Tuesday, August 21, 2007

Historical Reflections on Baptism and Church Membership, Part Two

By Aaron Menikoff @ www.blog.9marks.org

I don’t intend to advocate in this post for a Baptist ecclesiology (9 Marks, after all, it not a Baptist ministry) as much as I hope to simply note that the current discussion of the necessity of baptism for church membership is not new, though it tends to be assumed more than it is fully and clearly advocated.

Thus, I began the discussion with one of my heroes, John Bunyan, who rejected the argument that baptism must precede fellowship in a local church (and, thus, church membership). Bunyan wrote, “For herein lies the mistake, To think that because in time past baptism was administered upon conversion, that therefore it is the initiating and entering ordinance into church communion: when by the word no such thing is testified of it” (Works, II:605). Bunyan insisted, instead, that an individual ought to be accepted into membership on the basis of his profession of faith and show of good works.

I already mentioned Abraham Booth who opposed this particular view of Bunyan’s. Baptist theologian John Dagg is another example. What we see in Dagg is a robust theology of the universal church coupled with a robust theology of the local church. He saw both as two sides of the same coin.

Without mentioning Bunyan, Dagg argued against the idea that a profession of faith is sufficient for church fellowship because God ordained another means: “The profession of renouncing the world, and devoting ourselves to Christ, might have been required to be made in mere words addressed to the ears of those who hear; but infinite wisdom has judged it better that it should be made in a formal and significant act, appointed for the specific purpose. That act is baptism” (Dagg, Manual of Church Order, 71).

Certainly, for Dagg, to be baptized as a believer was to be obedient to God’s command just as a faithful Paedobaptist believes baptizing an infant is an act of obedience. However, perhaps the most interesting aspect of Dagg’s argument has to do with the way he differentiated between the visible and invisible church. Those who denied that baptism is a prerequisite to the Lord’s Supper (and consequently to church membership) often argued that to do so was uncharitable, unloving. According to Dagg, nothing could be further from the truth; a local church has a responsibility to establish boundaries, based upon Scripture, regarding with whom she may share church fellowship but the boundaries of the Church are larger, and her boundaries, Dagg noted, are not open for dispute (for Dagg, the Lord’s Supper represented church membership):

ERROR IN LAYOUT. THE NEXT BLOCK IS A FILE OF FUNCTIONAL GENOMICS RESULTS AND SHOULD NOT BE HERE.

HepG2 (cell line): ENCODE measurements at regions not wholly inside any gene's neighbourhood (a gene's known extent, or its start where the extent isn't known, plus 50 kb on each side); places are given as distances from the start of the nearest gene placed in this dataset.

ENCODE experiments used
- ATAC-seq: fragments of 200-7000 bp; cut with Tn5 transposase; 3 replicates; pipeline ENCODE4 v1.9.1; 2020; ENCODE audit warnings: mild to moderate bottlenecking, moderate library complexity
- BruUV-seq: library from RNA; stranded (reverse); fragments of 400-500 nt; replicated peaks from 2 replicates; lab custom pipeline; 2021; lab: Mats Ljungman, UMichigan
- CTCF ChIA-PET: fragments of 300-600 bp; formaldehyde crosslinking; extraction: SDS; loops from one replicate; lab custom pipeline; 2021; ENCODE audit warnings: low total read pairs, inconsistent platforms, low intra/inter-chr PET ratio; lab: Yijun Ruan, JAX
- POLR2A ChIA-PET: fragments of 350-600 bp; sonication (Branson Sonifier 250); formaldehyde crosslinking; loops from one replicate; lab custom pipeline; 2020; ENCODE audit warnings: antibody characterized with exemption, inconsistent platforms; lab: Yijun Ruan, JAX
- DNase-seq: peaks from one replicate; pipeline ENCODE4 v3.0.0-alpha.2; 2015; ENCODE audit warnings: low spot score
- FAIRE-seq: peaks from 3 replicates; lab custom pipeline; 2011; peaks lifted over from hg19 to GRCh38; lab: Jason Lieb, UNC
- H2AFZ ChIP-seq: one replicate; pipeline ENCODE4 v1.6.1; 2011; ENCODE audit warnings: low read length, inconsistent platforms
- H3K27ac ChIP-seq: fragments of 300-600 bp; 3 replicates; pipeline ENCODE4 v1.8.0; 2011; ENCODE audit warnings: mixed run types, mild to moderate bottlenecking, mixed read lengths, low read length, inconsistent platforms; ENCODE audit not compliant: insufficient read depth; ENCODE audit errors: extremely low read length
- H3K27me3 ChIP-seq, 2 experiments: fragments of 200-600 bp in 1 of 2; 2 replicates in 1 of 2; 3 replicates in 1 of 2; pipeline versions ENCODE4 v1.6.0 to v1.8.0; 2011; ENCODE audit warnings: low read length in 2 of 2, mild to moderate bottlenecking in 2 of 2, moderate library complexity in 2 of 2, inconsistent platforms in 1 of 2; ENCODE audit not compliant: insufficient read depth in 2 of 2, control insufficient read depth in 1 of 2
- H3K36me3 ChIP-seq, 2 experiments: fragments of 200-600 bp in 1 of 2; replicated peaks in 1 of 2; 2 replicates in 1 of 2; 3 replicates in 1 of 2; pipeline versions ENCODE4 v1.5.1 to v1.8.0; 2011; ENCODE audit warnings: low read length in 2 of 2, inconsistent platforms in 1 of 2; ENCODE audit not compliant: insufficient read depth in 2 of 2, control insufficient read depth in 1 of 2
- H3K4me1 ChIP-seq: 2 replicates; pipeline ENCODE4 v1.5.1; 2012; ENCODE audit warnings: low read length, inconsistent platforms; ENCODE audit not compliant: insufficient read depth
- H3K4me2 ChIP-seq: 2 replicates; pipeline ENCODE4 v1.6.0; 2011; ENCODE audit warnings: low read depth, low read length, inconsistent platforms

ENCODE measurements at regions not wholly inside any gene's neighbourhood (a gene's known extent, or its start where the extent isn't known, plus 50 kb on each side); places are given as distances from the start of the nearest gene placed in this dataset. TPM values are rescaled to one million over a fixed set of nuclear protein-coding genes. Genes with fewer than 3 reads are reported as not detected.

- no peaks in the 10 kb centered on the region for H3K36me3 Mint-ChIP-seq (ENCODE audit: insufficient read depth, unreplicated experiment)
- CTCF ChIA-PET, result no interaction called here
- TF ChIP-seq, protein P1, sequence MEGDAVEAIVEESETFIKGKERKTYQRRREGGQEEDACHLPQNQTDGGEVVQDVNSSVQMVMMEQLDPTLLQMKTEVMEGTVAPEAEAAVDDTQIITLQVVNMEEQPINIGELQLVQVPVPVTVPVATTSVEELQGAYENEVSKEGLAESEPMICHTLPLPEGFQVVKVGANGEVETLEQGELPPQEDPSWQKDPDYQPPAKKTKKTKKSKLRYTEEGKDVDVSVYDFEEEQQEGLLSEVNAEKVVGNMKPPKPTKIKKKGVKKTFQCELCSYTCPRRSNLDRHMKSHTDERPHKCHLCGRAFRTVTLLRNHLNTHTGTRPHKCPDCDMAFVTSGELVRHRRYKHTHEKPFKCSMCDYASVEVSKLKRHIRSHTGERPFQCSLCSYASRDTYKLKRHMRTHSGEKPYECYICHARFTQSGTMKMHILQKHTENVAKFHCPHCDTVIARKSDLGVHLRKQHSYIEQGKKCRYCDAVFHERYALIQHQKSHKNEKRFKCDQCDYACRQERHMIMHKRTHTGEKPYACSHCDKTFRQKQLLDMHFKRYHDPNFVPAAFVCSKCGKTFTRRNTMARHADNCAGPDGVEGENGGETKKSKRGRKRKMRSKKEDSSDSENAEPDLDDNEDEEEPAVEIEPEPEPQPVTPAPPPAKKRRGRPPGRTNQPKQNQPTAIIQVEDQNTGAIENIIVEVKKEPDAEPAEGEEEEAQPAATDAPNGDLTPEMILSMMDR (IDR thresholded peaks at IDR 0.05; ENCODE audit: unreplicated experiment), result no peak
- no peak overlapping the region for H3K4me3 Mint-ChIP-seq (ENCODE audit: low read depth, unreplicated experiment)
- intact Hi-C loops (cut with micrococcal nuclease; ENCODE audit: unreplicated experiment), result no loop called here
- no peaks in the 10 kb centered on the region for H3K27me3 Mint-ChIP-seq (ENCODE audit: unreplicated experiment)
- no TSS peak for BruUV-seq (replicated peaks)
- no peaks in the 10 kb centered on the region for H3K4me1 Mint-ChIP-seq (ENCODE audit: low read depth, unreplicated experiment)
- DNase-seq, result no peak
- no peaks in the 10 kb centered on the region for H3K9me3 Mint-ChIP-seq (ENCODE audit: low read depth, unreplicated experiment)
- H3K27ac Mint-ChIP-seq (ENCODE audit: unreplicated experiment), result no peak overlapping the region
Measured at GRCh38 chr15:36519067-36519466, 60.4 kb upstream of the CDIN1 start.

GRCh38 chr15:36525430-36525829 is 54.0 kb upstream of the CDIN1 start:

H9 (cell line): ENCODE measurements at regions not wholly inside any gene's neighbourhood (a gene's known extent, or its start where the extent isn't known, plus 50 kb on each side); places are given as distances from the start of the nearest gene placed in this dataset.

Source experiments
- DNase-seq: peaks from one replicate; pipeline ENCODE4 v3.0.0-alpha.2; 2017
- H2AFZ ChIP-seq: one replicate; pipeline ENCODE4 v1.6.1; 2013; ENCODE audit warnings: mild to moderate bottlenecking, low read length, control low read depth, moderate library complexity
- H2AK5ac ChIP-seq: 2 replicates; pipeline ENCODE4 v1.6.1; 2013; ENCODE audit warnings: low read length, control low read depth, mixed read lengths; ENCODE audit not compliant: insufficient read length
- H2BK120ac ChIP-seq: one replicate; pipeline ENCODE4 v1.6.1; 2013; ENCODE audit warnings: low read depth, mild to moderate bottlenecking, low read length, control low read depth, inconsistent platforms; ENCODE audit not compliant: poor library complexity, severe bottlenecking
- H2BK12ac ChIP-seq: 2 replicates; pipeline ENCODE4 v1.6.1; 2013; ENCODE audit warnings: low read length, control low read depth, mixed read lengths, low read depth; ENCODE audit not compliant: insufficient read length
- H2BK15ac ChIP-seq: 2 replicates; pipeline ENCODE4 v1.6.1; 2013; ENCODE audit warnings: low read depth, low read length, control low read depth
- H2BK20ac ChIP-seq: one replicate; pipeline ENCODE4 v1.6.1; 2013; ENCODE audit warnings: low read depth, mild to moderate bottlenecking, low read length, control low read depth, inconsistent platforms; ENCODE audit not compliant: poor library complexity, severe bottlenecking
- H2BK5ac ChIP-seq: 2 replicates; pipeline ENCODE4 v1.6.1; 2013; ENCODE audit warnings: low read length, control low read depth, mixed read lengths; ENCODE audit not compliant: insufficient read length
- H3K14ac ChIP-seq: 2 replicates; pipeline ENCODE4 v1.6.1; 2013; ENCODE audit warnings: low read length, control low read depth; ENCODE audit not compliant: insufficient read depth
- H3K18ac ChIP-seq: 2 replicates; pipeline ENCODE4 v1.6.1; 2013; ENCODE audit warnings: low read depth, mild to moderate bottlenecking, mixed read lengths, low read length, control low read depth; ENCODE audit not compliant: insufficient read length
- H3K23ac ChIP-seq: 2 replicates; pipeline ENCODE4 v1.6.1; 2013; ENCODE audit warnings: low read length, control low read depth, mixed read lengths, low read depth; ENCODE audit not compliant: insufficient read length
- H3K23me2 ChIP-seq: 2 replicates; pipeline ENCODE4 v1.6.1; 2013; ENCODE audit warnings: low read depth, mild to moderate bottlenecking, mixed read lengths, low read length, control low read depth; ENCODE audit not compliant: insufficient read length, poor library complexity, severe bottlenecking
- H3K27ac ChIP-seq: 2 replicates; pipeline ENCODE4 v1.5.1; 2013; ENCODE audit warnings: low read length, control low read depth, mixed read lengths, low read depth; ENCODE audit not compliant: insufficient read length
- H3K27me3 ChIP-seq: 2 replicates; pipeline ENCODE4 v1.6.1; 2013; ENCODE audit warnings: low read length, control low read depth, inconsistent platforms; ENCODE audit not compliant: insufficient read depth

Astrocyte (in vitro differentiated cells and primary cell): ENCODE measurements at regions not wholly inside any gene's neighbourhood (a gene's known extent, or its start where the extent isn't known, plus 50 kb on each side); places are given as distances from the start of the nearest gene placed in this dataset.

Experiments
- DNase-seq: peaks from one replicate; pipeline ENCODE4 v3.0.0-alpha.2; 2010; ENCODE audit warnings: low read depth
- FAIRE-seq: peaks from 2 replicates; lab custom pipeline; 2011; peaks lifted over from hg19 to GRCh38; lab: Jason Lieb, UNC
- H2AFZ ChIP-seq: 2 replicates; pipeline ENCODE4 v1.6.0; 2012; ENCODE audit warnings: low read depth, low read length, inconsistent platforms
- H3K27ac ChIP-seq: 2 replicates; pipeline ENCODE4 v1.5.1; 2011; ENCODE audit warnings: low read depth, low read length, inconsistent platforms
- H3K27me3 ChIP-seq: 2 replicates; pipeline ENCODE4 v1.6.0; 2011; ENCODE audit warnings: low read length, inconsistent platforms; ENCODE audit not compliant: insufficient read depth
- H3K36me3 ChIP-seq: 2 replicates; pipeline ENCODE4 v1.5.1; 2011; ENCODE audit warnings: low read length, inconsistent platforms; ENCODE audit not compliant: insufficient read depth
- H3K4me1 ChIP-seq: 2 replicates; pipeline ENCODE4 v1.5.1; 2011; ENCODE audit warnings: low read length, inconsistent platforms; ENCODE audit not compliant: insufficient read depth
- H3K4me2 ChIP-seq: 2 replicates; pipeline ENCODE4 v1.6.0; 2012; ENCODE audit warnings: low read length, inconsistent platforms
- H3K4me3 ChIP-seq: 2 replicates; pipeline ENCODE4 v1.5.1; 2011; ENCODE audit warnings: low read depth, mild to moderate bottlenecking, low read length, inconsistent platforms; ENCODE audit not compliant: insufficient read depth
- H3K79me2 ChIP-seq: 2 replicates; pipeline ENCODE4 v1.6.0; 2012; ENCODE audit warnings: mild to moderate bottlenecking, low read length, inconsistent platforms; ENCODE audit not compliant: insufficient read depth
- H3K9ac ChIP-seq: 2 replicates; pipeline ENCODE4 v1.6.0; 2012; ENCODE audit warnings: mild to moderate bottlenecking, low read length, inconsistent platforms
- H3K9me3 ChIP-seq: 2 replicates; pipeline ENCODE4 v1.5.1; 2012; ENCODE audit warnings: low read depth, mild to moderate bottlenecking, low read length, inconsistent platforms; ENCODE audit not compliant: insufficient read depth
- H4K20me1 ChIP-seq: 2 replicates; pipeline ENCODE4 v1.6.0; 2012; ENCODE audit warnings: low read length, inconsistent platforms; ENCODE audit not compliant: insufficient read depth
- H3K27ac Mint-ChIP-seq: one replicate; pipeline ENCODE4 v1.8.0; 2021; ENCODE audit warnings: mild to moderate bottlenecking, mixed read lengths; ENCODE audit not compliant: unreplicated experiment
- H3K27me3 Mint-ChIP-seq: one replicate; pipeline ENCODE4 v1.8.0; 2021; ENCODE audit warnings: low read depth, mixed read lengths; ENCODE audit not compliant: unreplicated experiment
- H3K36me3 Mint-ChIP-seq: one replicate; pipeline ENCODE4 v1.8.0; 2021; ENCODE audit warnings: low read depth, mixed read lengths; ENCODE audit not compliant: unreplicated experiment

There is a table which the Lord has spread, and to which every child of his family has an unquestionable right. It is a table richly furnished with spiritual food, a feast of fat things, full of marrow, of wine on the lees refined. This table the Lord has spread for all his children, and he invites them all to come: ‘Eat, O friends; drink, yea drink abundantly, O beloved.’ Any one who should forbid their approach would offend against the community of God’s children. The guests at this table have spiritual communion with one another; a species of communion which belongs of right to every member of the church universal.

There is another table which the Lord has commanded his people to spread in each local church. It is not, like the other, covered with spiritual good things, but with simple bread and wine. It is not, like the other, designed for the whole family of the Lord, but for the particular body, the local church, by whom, in obedience to divine command, it has been spread. Though human hands have set out the food, yet the table is the Lord’s, because it is designed for his service, and prepared at his command; and the will of the Lord must determine who ought to partake. He knows best the purpose for which he commanded it; and, whatever may be the feelings of the guests, they have no right to invite to his table any whom the Lord has not invited (Dagg, Manual of Church Order, 224).

The relevance of these two paragraphs in the Grudem-Piper discussion becomes readily apparent. Piper wrote that for any church to refuse membership to a godly believer is to diminish “our spiritual union with Christ.” However, this is not necessarily the case if spiritual union with Christ is not fully and finally reflected in church membership. As important as the local church is, she is the not the ultimate gatekeeper to membership in Christ’s kingdom—that was Dagg’s point. Membership in the invisible or universal church is a real and glorious reality. Membership in a local church is real and wonderful as well, but refusing membership to this body does not necessarily deny or diminish the reality of another's believers spiritual union with Christ--it may but it need not.

This does not address every issue that needs to be addressed. For example, the pressing question remains: who decides whether a baptism is valid, the subject or the church? However, it does address one important issue: It is not necessarily less spiritual to divide over issues of baptism (though it can be!) if we affirm membership in the universal church even as we limit membership in the local church.

On a side note, I'm very thankful for the way Drs. Grudem and Piper are modeling how to handle theological disputes with decorum, kindness, and love. Their wisdom and grace is humbling. It is easy to assume it should simply be that way, but it isn't always the case.

In the meantime, I would still like to reflect more on some other issues that have arisen in the past and maybe some other 9Marks guys will chime in on some even more pressing issues related to this discussion (hint, hint).

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